Kelly’s “Happy in the Navy” Sundress

Here’s my contribution for this week’s “Sew Weekly” challenge, “Hue of Blue”.  This dress was made early/mid summer of 2011 and was the first project I picked up after too long of a remission from sewing.  I had just recently found a place for my old Singer sewing machine and, of course, I needed to see how it worked, he he!

I hope you can see by the pictures that I am very happy with this sundress.  The navy and white flowered rayon is super soft, easy-to-wear, flowing – everything I could want of a summer dress. I feel great wearing it!

Needless to say, I’m now a big fan of this pattern, Simplicity #2362.  It is a very smart, slimming, cute, and feminine – all in one dress.  The open, hidden-in-the-side-seam pockets are a clever design and were fun to sew.  Yay for pockets!  It’s a shame the print hides the cool details.  All those inverted pleats took time!

I made view B nearly unaltered.  I graded the pattern, like I always do now, and I am glad I made the sizes I chose.  With the full lining in the empire waisted bodice, it fits WELL, and any tighter it would probably fit like a corset.  The fact that the lining is cut of completely different pattern pieces which fit like a bra keeps the center bodice pleats in place nicely, no matter how snug it fits.  So smart!

I sort of feel bad making something directly from a pattern without adding something of my own to it (silly of me, I know).   So, as a discriminating artist, I did find two problems with this dress which I fixed before it was considered fully “done”.

Problem #1) The sleeves had the tendency to droop off my shoulders.  The way I fixed it was to make a band out of the dress material, and fit it across the back between my shoulder blades.  I sewed the left side down on the one inner strap edge and other side closes with two waistband hooks on the right strap edge.  I figured I didn’t want my add-on idea to make the dress harder to get into, as there is already a back zipper. Does this make any sense?  If I still want the look of the original back, I can simply unhook my added-on band and tuck it under my shoulder strap.  It’s a pretty non-committal adjustment I made.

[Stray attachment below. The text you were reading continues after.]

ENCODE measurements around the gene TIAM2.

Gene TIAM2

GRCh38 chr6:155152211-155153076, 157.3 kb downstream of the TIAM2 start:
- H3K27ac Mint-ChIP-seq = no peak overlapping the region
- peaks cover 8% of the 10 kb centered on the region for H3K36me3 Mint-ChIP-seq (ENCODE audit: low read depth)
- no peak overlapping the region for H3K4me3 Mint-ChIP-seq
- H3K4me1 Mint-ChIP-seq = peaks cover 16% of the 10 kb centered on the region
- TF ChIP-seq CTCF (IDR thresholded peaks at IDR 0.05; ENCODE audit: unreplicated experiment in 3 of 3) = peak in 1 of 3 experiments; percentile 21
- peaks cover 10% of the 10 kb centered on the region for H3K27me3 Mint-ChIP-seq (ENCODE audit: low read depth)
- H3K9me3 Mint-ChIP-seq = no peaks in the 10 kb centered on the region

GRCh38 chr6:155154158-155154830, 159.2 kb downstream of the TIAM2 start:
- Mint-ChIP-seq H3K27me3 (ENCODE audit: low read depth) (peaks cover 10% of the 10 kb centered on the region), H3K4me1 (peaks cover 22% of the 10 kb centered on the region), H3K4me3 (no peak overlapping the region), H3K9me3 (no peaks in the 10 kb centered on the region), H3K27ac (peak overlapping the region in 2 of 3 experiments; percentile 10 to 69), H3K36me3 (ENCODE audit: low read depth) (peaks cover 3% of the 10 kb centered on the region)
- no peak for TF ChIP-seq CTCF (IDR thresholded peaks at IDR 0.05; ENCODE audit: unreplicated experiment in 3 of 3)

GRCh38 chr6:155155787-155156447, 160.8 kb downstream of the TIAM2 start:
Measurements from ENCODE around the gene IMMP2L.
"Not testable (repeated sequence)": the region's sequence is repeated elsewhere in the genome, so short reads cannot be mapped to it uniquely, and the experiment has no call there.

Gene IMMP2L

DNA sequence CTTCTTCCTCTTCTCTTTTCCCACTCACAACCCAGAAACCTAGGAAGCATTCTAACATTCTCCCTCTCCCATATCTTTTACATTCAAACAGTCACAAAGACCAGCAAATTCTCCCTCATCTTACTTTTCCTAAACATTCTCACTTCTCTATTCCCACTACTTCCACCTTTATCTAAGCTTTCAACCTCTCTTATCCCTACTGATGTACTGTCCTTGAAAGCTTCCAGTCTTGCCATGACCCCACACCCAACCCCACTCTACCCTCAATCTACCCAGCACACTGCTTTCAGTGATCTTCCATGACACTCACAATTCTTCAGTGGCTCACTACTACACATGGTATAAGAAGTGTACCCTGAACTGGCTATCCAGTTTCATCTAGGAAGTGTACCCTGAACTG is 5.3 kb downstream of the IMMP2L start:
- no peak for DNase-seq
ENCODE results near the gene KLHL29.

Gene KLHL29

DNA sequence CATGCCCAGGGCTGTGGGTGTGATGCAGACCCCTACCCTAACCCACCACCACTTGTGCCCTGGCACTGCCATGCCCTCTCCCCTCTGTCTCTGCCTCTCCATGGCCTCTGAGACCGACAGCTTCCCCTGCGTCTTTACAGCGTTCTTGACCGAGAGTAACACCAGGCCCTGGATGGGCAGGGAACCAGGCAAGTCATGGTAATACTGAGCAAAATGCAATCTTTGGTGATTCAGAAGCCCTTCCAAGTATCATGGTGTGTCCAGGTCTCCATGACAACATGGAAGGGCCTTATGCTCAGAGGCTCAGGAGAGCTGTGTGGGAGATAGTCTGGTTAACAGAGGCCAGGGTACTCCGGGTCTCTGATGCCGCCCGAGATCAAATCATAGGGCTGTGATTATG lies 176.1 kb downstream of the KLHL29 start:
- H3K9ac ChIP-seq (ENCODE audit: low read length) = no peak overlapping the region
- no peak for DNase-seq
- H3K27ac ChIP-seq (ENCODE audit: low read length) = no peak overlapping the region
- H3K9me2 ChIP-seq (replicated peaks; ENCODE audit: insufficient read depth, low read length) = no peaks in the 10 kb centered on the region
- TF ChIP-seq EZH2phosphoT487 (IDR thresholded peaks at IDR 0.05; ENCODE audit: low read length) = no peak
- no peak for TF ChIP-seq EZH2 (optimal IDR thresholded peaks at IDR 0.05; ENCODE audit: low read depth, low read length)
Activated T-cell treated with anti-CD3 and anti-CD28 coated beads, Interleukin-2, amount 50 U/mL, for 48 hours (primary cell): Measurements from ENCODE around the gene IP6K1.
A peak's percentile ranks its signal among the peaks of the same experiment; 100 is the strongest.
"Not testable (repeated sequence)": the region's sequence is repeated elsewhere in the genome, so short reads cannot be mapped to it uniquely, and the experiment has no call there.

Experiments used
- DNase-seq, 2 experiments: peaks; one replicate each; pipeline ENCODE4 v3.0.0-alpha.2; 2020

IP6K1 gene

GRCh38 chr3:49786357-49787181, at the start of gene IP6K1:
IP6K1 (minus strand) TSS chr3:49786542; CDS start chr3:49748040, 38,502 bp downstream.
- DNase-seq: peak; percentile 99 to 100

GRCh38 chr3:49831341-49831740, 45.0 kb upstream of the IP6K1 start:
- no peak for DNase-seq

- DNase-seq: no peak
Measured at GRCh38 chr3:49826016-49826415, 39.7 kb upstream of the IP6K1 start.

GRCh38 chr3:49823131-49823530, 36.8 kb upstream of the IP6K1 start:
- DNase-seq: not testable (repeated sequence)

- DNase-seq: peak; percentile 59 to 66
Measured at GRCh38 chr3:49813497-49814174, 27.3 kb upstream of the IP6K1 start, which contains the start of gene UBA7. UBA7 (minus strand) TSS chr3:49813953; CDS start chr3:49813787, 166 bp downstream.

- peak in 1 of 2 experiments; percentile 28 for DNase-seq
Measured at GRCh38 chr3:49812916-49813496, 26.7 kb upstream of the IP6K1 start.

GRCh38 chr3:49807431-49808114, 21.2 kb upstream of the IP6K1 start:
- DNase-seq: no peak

Problem #2) This dress has a cleavage exposing bodice.  Why didn’t I figure this out earlier!? Oh well.  I half mind this “problem” (but the hubby probably doesn’t) so I sewed an insert along the neckline edge to raise it up by just over an inch.  This fix is not as professional as I would like it to be, yet I think it works very well because the busy print hides most of the seams and stitching.

I also handmade the netted, clip-on hair flower on my hat as well as my earrings!!!

I merely cut out my own extra wide single fold bias strips of the dress fabric, folded it over for a finished edge, and mitered the center for an arch.  Then I top-stitched it just under the finished edge of my dress.  I really didn’t want to cut a whole new bodice just for a small adjustment when the garment as whole turned out so well.  I just wanted to wear the dress…and I have been wearing it LOTS since last year.  It’s better to just enjoy the fruits of my labor rather than get hung up on trying to be perfect with my sewing, I figure.

By the way, does anyone else have any suggestions on how to keep the edges of my bias ruffled sleeves from rolling?  It seems like when I do those turns on the grain, my hems never lie flat.  That doesn’t keep me from loving such ruffled sleeves though, because I plan on doing a 1930’s dress soon with very similar details 🙂

THE FACTS:

FABRIC:  100% rayon challis (the soft and luxurious stuff) from my stash and some cling-free polyester lining from the stash for the inner bodice

NOTIONS:  I bought 1 zipper and a spool of navy thread

PATTERN: Simplicity 2362, year 2010

FIRST WORN:  to church and then to our local public library

TIME TO COMPLETE:  I don’t remember anymore, but not too long – at least 6 hours and probably more